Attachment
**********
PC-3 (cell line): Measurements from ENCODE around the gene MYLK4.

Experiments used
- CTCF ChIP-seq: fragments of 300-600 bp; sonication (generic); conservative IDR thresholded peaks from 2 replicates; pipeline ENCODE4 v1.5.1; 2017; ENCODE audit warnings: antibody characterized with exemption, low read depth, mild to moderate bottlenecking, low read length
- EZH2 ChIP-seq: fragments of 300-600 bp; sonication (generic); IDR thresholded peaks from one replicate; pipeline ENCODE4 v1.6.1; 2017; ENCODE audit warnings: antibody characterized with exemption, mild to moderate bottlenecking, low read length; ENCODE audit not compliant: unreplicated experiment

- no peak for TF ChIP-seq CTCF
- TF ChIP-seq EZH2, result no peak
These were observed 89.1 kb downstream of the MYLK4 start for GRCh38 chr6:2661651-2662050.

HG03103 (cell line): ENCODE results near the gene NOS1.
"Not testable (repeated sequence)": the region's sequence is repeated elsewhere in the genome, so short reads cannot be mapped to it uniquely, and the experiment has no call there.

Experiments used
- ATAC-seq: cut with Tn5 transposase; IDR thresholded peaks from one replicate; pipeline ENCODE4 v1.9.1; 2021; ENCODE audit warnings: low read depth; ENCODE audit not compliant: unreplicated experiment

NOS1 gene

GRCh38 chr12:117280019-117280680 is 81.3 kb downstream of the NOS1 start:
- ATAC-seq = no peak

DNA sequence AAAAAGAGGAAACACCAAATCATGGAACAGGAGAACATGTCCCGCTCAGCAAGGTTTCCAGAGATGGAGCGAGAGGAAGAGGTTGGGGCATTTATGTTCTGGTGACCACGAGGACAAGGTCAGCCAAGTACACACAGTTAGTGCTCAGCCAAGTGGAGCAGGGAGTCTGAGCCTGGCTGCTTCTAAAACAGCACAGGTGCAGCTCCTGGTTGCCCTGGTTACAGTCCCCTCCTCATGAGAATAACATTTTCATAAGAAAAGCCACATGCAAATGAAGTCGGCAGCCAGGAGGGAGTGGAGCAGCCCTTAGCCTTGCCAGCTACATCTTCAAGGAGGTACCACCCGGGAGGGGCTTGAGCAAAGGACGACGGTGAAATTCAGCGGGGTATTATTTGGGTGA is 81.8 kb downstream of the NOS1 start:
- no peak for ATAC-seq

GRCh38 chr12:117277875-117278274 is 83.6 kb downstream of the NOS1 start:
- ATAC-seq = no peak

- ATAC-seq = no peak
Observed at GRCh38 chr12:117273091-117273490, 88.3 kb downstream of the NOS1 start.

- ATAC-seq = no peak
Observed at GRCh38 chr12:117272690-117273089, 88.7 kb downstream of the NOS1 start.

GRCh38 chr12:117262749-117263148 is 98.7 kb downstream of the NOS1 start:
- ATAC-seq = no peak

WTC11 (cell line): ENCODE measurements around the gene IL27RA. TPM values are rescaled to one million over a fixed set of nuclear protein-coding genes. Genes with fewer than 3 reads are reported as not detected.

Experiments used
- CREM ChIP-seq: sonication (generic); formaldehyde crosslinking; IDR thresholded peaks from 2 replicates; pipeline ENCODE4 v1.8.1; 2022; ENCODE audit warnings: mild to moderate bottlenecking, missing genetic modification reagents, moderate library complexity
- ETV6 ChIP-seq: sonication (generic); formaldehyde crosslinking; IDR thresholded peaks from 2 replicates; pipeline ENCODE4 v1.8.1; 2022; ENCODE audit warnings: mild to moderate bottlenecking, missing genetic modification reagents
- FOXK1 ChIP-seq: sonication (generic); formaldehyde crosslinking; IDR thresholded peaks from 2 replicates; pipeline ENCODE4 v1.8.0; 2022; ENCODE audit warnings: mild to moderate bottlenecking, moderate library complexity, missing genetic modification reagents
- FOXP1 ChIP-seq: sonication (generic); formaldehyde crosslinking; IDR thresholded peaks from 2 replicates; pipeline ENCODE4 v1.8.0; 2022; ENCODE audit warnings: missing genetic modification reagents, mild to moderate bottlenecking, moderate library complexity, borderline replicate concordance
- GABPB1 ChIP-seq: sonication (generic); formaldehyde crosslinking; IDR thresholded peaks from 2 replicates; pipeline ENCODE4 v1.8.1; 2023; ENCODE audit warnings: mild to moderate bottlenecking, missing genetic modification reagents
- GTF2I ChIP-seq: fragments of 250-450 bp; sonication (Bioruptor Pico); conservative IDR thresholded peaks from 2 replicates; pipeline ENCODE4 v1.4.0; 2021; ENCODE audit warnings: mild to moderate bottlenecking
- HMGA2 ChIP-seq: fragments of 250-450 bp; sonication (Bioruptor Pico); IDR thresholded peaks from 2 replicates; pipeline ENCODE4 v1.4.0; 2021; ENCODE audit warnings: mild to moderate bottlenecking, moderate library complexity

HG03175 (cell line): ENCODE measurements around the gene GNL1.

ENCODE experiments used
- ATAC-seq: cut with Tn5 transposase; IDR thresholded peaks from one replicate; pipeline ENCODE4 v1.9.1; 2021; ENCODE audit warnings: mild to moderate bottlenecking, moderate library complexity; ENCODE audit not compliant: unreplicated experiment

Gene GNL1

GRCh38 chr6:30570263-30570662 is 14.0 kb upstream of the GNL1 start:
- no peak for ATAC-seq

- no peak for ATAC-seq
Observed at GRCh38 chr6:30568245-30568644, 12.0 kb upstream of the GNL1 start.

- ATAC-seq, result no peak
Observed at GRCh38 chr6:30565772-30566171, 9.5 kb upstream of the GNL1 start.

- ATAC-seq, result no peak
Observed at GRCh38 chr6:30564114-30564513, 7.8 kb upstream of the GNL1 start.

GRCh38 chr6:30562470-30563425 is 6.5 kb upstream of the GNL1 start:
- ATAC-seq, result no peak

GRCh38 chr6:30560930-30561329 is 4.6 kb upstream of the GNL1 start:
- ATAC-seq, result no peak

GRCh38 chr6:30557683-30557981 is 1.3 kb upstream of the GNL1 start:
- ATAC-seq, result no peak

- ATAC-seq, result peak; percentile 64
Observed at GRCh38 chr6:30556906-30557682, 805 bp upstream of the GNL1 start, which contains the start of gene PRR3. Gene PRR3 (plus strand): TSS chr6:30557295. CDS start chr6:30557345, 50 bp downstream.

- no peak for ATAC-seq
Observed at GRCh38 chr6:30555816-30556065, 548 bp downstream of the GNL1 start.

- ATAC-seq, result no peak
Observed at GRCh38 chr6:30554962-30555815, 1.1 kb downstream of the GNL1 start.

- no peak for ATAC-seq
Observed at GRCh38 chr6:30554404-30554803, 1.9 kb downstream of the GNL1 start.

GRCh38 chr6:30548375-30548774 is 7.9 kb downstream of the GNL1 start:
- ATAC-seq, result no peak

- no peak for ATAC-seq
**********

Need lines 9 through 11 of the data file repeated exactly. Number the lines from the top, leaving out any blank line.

"Not testable (repeated sequence)": the region's sequence is repeated elsewhere in the genome, so short reads cannot be mapped to it uniquely, and the experiment has no call there.

Experiments used
- ATAC-seq: cut with Tn5 transposase; IDR thresholded peaks from one replicate; pipeline ENCODE4 v1.9.1; 2021; ENCODE audit warnings: low read depth; ENCODE audit not compliant: unreplicated experiment